Transform negative interactions into positive learning experiences through exchanges with your community. Getting support is crucial for maintaining an upbeat disposition.
Last Week’s Poll Results: Choose the Right Path
There are many factors that work against youth literacy, sprouting more and more reluctant readers every day. Once we get them in the library the opportunities for fostering a lifelong passion for reading are endless. The challenge is big, but extra resources and your library community can help you create a strong group of future bibliophiles!
Giving young readers a platform to voice their opinions is another idea. The Pacific Northwest Library Association’s Young Reader’s Choice Award is coming up in mid-March, and this post from All Aboard refers to the helpful nominee discussion guides from Multnomah County Library.
Last Week’s Poll Results: Harness the Power of the Budget
Regardless of whether you write this detailed planning report, its contents affect every aspect of library operations. The following three companion courses will get you up to speed on making sense of budgets:
Technology and materials are examples of two important expenditures covered by your budget. Browse Technology Budgeting for help with planning technology costs. In All Aboard, members are discussing the Materials Budget Allocation and Materials Budget for Rural Libraries. Finally, further resources can be found at ALA’s wiki, which has a spot for Library Budgets and Funding.
Last Week’s Poll Results: Planning Interior Spaces
Space Planning Resources
This list of Helpful Library Building Links provides quick information on ADA and interior design information. Stop by the Space Planning discussion forum to seed new questions, ideas, and best practices in creating new environments and revamping existing library spaces. Another community place for seeking and providing space planning resources is the PubLib listserv.
In The Three Cs of Furniture Design: Congregate, Communicate, Collaborate, Tish Murphy gives a fascinating perspective on library furniture design. In How to Select Durable Furniture for Your Library, she discusses considerations such as materials, testing for longevity, and doing a trial run with samples.
Shelving and Displays
Check It Out: Shelving and Display Solutions offers merchandising ideas for library materials. The Readers’ Advisory discussion forum in All Aboard features various threads on display ideas, including Book Displays and More Book Displays.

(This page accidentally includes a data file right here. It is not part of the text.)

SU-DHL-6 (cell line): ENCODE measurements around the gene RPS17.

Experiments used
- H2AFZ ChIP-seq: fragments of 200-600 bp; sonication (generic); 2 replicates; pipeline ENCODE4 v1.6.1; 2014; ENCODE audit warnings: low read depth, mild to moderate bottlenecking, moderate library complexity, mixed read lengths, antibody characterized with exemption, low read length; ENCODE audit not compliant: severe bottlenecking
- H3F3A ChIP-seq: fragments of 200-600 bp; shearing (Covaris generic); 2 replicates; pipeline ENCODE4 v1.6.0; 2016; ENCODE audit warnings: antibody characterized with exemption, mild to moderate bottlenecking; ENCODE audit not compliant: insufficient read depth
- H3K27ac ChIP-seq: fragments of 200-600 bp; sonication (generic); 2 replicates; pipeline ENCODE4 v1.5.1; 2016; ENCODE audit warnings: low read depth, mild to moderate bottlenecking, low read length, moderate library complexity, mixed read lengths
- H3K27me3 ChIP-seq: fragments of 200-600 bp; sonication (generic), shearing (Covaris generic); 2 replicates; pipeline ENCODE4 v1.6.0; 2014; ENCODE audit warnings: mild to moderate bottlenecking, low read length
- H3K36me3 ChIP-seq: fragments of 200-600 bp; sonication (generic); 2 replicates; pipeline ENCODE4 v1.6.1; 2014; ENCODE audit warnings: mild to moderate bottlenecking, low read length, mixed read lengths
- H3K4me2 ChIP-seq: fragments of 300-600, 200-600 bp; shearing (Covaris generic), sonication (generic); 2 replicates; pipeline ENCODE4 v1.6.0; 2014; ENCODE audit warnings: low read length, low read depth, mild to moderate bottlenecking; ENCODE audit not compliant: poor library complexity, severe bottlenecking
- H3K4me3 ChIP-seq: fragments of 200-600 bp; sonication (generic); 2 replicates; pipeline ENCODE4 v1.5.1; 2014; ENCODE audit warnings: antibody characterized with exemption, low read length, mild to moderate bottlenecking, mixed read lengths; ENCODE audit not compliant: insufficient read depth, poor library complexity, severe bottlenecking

Setting the stage for a pleasant environment consists of multiple factors. What Libraries Can Learn from Bookstores discusses important “retail atmospherics” such as smell, music, lighting, and layout.
Last Week’s Poll Results: Librarian Exchange
Powerful learning transpires from stepping outside of your comfort zone, and interrupting your daily work routine can certainly be out of the ordinary. Gain the gift of a broader view of yourself and your work by tapping into exchange programs:
If international travel isn’t within your means, or just isn’t for you, try exploring national and local exchange opportunities. It’s amazing how even different libraries in the same regional system can vary dramatically in processes. Happy travels!
Last Week’s Poll Results: Databases: Get the Word Out
Do you call them research tools, databases, or e-sources? Are they organized by subject area or alphabetized by database name? No matter how your library provides these services, advertising their presence is critical to increasing usage.
Word of mouth through individual interactions is certainly a great way to acquaint patrons with e-sources, but a supplemental introductory workshop can take it one step further. Organize classes according to user group, such as high school students or Spanish-speakers, or by database topic, such as genealogy or medicine.
Begin with refining your existing skills:
Create training workshops:
Developing Computer Classes for Patrons is a must-read for developing a winning curriculum for technical training. Featured in this thoughtful compilation of resources are two discussion board topics:
Last Week’s Poll Results: Keep Your Cookbooks Handy
The cookbook metaphor is an excellent idea for aggregating best practices into a practical and effective format. Pick and choose what ideas are best for your library in the same manner that kitchen recipes can be customized to fit unique needs based on resources, time, and experience.
Last Week’s Poll Results: Ethics in Librarianship
When making a decision on the job, how do you know you’re choosing the most ethical option? Does your library consider the ethical ramifications of certain policies and procedures? Although different branches of librarianship have specialized codes, ALA’s Code of Ethics is an inspiring framework that applies to our discipline as a whole.
When we think in terms of such topics as the digital divide, information literacy, and equity of access, operating from an ethical governance emerges as paramount for the field of library science. WebJunction offers two courses in ethics as applied to work practices:
What does ethical librarianship mean to you? WebJunction would like to hear your view, just email firstname.lastname@example.org or leave a comment.
Last Week’s Poll Results: Providing Access to Technology